Polycystic Ovarian Syndrome (PCOS) - Basics
Polycystic Ovarian Syndrome is a condition that impacts women’s hormone levels, and their period cycle. ‘Polycystic’ means multiple cysts. In this condition, a woman develops cysts in her ovaries, which in turn affects her hormonal balance, and can cause irregular periods. PCOS can also have an adverse effect on a woman’s reproductive health. However, some women might not have cysts but still have the symptoms of PCOS.
When was PCOS discovered?
Vallisneri, an 18th-century scientist of Italian origin, was believed to be the first to discover Polycystic Ovarian Syndrome. In his report, he gives a detailed account of a married woman’s condition. She was unable to procreate and had large-sized ovaries. Later, in the year 1935, a surgical intervention gave a better image of the symptoms of PCOS. This was discovered by Stein and Leventhal, who listed some common features in a group of women who didn’t regularly menstruate, and had larger ovaries. Although, it wasn’t before the late 20th Century that the diagnosis of PCOS formally came out in the open at a National Institute of Health (NIH) sponsored conference on PCOS.
Decoding the Uterus and its Functionality
- The uterus is an organ of the female reproductive system. Its main function is to encase the fetus and provide an environment for it to grow during pregnancy.
- The uterus has two fallopian tubes that connect to the ovaries.
- Ovaries provide the mature egg for fertilization when a woman ovulates.
- Pregnancy occurs when the sperm travels through the fallopian tube and fertilizes the egg.
- But if pregnancy doesn’t occur then the uterine wall, also known as endometrium, is shed, and blood flows out of the body. This occurrence is known as menstruation.
What is different when a woman has PCOS?
Polycystic Ovarian Syndrome has a direct impact on the uterus. Ovaries with PCOS develop cysts and don’t ovulate regularly (release eggs). Ovaries are also responsible for producing hormones (estrogen and progesterone) that help build the endometrium lining. If a woman develops PCOS it causes a hormonal imbalance, and this has a negative impact on the development of a healthy endometrium. This, in turn, leads to irregularity in periods, and can cause difficulties in pregnancy. It is important to note here that not every woman with PCOS will necessarily have cysts in her ovaries. The imbalance in hormones and their impact on the uterus can occur even in the absence of cysts.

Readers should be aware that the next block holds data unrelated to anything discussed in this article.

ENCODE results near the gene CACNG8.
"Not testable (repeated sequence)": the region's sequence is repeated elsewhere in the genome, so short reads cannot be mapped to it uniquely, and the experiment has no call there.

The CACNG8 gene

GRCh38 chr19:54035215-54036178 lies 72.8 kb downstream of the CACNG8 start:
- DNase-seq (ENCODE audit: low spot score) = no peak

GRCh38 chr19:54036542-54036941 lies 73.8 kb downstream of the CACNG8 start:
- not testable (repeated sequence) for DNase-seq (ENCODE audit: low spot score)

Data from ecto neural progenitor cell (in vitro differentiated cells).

What are the causes of PCOS?
PCOS can be caused by various factors. It can arise due to environmental changes, stress, poor lifestyle choices, which may comprise of unhealthy food habits, lack of exercise or sleep. It is documented that some cases may be genetic or arise due to insulin resistance in the body, thyroid or cholesterol.
Recognizing the Symptoms of PCOS
Hyperandrogenism: Ovaries in a woman’s body release both estrogen and testosterone. Testosterone is the male hormone and is usually produced in a small quantity in women. However, when a woman develops Hyperandrogenism, she produces high levels of Testosterone which leads to hair loss, acne and delayed periods.
Irregular Periods: A major symptom of PCOS is an irregularity in your period cycle. This is caused due to hormonal imbalance which can delay periods for days and months.
Excessive Hair Growth and Acne: Immoderate growth of hair in women, likely on the face, back or on other body parts, is another symptom of PCOS. This is termed as Hirsutism and is caused due to excessive generation of Testosterone in the body. For some women, variation in hormone levels can also lead to acne.
Infertility: This is caused when ovulation is hampered. Ovulation may get affected due to the disparity in women’s hormone levels. Even if ovulation takes place, it may still be difficult to conceive.
Depression and Anxiety: A lot of women tend to be insulin resistant when they have PCOS. This can impact hormone levels which can, in turn, lead to depression.
Thinning Of Hair On The Scalp: Even though women with PCOS may have more hair on the body than other women, they can develop Alopecia, which results in thinning of hair on the scalp. This may also lead to patches of hair loss which can be stressful for many women.
Sleep Apnea: This is a respiratory issue where a person feels difficulty in breathing while they are asleep. It can ‘pause’ your breathing while you're asleep and can last up to one minute. This is also a symptom of PCOS.
All the symptoms are based on the variation of women’s hormone levels. They are all related to each other and hence a person can have more than one symptom. The treatment for Polycystic Ovarian Syndrome is not too cumbersome. It is a lifestyle disease and if an individual chooses to better their habits and lifestyle, they can definitely maneuver the syndrome and live a PCOS-Free life.
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